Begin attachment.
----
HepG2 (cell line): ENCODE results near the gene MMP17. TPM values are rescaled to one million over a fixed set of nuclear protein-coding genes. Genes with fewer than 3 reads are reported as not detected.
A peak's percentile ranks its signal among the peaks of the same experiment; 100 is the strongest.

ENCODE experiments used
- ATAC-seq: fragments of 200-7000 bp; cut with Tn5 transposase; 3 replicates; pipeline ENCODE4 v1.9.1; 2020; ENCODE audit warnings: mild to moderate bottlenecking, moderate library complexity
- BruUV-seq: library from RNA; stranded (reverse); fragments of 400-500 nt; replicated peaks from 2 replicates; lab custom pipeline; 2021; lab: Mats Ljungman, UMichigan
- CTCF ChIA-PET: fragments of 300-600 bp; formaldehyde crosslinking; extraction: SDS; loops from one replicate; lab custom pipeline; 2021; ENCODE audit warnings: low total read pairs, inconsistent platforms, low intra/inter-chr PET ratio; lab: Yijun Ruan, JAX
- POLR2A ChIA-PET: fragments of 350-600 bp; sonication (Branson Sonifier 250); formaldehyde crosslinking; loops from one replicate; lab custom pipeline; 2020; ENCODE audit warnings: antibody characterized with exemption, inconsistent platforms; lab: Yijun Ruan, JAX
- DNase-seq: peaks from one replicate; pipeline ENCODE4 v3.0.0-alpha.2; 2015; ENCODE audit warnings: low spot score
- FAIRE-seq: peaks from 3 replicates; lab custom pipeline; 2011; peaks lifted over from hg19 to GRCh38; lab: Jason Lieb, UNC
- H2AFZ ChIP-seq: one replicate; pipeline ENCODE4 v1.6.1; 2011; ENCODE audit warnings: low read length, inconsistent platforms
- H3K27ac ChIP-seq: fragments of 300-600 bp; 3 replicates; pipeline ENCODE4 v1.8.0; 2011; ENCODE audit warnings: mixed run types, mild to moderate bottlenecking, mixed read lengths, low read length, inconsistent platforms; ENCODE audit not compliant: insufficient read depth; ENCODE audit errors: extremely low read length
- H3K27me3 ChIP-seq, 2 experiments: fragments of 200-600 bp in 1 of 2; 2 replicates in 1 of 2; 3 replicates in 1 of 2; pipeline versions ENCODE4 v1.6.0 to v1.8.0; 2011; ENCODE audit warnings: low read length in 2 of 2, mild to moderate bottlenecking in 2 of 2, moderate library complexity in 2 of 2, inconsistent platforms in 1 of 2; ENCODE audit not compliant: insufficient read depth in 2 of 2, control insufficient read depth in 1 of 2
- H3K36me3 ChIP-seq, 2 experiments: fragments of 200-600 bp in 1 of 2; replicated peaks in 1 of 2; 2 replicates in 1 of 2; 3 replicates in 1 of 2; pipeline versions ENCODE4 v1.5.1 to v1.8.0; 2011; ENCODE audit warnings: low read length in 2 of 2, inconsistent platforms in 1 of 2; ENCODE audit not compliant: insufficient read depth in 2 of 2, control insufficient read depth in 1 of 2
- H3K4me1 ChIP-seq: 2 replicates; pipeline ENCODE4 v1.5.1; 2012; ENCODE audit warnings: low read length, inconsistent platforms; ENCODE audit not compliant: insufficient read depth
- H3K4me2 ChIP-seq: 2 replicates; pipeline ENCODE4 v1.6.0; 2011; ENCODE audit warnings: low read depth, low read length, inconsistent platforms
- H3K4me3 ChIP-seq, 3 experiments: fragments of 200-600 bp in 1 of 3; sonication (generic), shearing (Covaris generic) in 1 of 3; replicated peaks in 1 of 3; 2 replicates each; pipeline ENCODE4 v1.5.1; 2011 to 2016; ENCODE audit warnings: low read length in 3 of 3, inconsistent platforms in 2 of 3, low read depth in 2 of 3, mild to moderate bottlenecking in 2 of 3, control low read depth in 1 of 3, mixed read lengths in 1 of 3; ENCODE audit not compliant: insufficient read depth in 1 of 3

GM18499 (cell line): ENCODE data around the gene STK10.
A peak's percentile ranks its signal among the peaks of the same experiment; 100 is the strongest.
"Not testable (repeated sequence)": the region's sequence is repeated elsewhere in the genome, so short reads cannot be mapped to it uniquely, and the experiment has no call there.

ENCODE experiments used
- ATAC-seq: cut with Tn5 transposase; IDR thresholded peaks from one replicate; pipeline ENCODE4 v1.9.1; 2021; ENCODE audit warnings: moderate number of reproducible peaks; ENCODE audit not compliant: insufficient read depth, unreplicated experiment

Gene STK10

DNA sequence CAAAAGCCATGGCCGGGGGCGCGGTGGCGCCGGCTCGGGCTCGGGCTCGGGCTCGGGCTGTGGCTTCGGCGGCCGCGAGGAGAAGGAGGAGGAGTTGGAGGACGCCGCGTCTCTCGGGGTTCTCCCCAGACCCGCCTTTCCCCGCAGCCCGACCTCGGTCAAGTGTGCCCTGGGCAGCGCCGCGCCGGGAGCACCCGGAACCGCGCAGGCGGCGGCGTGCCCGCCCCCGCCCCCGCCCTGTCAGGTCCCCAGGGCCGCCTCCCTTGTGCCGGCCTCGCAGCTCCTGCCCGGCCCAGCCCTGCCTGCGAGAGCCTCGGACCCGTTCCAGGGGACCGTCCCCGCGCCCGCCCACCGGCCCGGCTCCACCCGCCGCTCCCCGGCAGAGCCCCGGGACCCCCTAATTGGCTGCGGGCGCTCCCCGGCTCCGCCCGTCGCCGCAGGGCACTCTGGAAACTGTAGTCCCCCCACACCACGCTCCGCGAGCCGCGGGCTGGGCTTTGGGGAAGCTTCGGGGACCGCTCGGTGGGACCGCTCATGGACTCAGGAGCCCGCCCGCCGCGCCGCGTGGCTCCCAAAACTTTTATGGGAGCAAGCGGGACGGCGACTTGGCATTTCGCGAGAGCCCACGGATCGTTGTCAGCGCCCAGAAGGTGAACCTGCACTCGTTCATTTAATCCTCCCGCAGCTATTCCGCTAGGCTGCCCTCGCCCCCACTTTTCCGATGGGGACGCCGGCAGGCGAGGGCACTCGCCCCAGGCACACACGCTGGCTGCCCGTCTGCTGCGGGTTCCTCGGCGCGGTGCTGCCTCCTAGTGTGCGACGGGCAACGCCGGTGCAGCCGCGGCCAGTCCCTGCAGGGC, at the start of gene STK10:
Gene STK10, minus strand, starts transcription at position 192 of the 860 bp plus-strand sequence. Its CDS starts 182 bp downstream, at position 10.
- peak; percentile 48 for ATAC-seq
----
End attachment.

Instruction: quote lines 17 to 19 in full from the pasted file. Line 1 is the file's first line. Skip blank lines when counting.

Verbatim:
GM18499 (cell line): ENCODE data around the gene STK10.
A peak's percentile ranks its signal among the peaks of the same experiment; 100 is the strongest.
"Not testable (repeated sequence)": the region's sequence is repeated elsewhere in the genome, so short reads cannot be mapped to it uniquely, and the experiment has no call there.